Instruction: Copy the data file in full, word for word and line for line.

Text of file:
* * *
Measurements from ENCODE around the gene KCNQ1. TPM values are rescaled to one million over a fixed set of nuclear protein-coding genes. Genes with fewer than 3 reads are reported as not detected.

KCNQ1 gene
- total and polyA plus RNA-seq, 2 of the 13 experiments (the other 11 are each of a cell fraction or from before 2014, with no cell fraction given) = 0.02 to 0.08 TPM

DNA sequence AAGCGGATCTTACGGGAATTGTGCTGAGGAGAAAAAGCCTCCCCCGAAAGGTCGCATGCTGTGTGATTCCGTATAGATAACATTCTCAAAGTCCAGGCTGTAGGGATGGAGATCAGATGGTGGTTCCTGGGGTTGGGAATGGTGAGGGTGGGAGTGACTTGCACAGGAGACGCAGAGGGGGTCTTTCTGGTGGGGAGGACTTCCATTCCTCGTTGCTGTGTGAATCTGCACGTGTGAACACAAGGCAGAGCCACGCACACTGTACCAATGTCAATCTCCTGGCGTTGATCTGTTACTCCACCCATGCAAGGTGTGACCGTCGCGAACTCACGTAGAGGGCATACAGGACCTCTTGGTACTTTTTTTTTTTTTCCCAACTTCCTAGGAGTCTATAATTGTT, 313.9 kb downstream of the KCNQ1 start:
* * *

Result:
Measurements from ENCODE around the gene KCNQ1. TPM values are rescaled to one million over a fixed set of nuclear protein-coding genes. Genes with fewer than 3 reads are reported as not detected.

KCNQ1 gene
- total and polyA plus RNA-seq, 2 of the 13 experiments (the other 11 are each of a cell fraction or from before 2014, with no cell fraction given) = 0.02 to 0.08 TPM

DNA sequence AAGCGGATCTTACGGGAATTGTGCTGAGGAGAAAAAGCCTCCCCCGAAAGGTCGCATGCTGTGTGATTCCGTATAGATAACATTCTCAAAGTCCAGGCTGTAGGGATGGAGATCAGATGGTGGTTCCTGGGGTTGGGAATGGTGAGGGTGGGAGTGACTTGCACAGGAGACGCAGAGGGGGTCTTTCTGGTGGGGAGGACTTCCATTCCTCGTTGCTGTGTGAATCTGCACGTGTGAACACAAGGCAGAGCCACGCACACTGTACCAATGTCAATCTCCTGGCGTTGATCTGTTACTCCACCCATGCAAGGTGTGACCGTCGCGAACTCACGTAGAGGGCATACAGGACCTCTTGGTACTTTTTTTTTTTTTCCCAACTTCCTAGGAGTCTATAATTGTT, 313.9 kb downstream of the KCNQ1 start: